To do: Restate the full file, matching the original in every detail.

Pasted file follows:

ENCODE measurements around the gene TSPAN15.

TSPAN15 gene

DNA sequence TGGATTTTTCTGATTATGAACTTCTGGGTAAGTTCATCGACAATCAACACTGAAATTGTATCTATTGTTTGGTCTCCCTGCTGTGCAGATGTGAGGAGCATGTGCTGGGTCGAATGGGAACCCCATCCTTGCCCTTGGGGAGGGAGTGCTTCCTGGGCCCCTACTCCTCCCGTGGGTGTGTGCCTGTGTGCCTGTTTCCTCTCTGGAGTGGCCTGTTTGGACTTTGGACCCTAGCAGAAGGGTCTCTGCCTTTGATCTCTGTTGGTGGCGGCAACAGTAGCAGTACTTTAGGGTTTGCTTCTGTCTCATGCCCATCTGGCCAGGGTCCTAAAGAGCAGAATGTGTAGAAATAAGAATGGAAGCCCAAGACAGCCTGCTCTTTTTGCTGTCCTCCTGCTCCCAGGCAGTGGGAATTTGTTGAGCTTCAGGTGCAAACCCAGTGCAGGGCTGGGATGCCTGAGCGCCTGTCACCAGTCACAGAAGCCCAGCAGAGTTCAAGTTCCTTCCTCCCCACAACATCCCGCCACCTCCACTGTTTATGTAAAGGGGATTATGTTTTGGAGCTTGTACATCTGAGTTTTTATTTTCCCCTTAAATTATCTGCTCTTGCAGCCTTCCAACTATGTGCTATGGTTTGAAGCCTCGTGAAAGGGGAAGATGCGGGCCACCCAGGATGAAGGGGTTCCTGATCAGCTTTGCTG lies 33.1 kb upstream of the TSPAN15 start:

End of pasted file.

ENCODE measurements around the gene TSPAN15.

TSPAN15 gene

DNA sequence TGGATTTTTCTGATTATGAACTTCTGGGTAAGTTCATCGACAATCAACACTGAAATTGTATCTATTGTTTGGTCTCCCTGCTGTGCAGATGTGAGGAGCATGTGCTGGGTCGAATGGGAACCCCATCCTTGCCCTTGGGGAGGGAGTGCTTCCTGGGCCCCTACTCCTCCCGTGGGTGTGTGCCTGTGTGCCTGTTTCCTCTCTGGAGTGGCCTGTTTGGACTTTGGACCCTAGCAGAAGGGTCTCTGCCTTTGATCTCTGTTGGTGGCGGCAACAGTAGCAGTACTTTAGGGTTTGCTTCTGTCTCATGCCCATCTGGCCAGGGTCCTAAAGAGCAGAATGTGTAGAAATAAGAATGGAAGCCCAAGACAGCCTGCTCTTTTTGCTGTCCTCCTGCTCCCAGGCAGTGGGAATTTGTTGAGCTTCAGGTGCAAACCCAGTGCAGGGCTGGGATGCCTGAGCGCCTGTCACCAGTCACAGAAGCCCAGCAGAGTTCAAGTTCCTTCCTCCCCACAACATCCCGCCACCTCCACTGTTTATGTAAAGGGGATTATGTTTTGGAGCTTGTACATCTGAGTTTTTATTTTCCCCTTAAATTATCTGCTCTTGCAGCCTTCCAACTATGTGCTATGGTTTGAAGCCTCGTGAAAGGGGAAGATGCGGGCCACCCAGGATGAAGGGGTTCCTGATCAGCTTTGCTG lies 33.1 kb upstream of the TSPAN15 start: